Part of the problem here seems to be that there is no clear dividing line between the Renaissance and the Middle Ages. Classical humanism began in Italy with Petrarch in the fourteenth century but there is not much evidence of any humanist thought in conservative Paris until the 1490s. Britain does not see much Renaissance influence before the sixteenth century. Italy with its very high levels of literacy, progressive universities and widespread commercial contacts got things moving long before other parts of Europe. The Spanish Inquisition was nothing to do with the Renaissance- it was rooted in the aggressions against Islam ,and especially Judaism, in the specific context of Spanish nationalism. Again the Thirty Years War had many political causes but was also partially fuelled by post- Reformation religious conflict ( Protestantism can't really be linked to the Renaissance.) One must also remember that there was a major turning point with the discovery of the New World. Felipe Fernandez-Armesto', 1492, The Year the World Began is just out (well, here in the US, maybe not yet in Europe) on this theme and Toby Lester's The Fourth Part of the World is also important for showing how the discovery shattered medieval cosmology ( and, he argues, shook up Copernicus' thinking). I share the contributors' to this blog uneasiness about these simplistic divisions of history into periods and even more so the award of good and bad to them! Not proper history at all.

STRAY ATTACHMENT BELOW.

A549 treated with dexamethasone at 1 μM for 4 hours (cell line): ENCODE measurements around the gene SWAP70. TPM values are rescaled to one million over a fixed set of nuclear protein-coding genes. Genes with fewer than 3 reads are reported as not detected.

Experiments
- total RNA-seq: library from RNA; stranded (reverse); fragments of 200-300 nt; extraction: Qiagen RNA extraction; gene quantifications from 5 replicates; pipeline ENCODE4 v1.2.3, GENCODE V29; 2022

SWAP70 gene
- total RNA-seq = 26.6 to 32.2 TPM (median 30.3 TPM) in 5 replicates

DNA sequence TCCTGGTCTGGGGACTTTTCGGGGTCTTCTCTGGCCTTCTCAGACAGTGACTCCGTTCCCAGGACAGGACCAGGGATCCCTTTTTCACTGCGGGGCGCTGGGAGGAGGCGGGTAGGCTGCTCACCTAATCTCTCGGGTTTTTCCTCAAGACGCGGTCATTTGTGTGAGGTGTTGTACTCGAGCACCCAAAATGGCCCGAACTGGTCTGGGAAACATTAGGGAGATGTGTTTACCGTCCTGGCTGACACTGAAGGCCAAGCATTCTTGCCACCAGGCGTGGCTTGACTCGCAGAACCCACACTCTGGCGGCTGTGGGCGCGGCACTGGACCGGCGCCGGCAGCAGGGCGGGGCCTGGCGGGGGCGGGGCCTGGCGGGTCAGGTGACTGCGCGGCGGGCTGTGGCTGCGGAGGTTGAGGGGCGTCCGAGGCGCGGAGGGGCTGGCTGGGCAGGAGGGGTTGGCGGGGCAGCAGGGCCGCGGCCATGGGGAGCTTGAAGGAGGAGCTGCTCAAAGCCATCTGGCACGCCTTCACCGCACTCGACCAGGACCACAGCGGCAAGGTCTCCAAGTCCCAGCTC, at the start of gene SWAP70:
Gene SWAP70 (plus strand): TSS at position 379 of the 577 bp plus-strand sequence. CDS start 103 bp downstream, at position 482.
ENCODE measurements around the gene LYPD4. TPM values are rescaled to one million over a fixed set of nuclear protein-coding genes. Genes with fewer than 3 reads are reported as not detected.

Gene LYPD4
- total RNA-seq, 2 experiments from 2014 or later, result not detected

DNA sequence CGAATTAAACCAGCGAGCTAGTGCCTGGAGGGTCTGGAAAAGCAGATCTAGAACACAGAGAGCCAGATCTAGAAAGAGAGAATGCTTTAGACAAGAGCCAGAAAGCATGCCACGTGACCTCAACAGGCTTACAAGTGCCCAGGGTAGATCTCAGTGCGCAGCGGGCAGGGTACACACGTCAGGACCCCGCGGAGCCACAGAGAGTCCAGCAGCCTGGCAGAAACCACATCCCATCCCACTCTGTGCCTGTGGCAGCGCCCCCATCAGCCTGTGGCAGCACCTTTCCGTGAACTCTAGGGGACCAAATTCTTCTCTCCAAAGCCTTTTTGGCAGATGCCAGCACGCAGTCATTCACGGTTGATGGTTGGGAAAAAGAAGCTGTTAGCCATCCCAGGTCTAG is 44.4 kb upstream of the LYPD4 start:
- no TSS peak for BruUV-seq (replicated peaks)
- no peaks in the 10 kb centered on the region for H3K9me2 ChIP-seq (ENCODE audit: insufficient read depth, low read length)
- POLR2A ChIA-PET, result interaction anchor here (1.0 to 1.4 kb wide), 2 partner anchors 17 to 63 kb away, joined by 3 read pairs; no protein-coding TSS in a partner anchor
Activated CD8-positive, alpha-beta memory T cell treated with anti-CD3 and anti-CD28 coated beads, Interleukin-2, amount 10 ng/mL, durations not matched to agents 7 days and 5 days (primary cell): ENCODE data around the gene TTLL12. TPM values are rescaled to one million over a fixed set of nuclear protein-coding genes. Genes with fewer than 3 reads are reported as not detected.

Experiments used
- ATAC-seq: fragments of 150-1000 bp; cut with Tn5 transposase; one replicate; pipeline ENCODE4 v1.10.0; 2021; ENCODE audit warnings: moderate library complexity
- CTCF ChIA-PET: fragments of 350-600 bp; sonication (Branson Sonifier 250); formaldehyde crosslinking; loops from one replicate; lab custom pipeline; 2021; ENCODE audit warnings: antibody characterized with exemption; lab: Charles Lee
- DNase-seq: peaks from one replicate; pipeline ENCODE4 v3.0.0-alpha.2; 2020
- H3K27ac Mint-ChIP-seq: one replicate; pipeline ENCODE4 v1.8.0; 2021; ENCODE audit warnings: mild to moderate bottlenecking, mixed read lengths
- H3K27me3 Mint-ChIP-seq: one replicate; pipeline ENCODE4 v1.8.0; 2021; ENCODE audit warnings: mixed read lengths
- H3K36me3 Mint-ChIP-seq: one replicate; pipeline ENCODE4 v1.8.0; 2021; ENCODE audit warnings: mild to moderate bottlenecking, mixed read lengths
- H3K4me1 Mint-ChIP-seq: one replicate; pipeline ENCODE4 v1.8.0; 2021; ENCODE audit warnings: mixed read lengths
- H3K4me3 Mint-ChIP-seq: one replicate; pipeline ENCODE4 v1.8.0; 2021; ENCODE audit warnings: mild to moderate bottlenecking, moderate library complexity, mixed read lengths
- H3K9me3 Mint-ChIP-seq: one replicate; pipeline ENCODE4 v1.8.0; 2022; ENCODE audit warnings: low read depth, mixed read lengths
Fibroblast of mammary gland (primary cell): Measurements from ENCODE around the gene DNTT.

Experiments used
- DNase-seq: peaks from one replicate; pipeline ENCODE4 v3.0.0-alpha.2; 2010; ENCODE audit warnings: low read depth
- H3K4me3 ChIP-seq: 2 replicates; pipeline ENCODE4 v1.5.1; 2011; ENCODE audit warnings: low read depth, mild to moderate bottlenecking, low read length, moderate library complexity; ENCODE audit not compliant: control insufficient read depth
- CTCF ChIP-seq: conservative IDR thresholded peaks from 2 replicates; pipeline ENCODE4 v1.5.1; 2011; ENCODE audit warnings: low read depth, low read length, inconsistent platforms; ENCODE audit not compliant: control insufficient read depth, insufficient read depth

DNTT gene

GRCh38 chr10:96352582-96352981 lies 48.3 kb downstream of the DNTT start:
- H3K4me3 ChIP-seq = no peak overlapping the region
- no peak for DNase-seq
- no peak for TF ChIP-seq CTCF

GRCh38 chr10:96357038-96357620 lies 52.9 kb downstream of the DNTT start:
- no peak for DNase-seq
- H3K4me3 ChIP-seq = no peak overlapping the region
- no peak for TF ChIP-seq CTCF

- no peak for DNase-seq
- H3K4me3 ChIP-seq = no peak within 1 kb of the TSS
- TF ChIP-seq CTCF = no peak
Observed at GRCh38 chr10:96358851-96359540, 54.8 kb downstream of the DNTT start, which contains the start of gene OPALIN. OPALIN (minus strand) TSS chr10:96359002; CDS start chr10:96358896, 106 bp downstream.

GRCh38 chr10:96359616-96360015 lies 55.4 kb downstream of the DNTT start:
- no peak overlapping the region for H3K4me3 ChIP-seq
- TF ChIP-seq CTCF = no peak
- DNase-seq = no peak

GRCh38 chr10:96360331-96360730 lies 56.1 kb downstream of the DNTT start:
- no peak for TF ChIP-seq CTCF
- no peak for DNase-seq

thomism said...

So where's the chart that compares Medieval and Contemporary theology?

(pause for uproarious laughter)

I suppose we could just flip this one around.

James Chastek

Tim O'Neill said...

"I wonder if this graph will beat out Walker's original for the title of "Stupidest Thing on The Internet" as awarded by Tim?"

No, the original is still much dumber (though I still can't work out if Walker made it up or got it from somewhere else).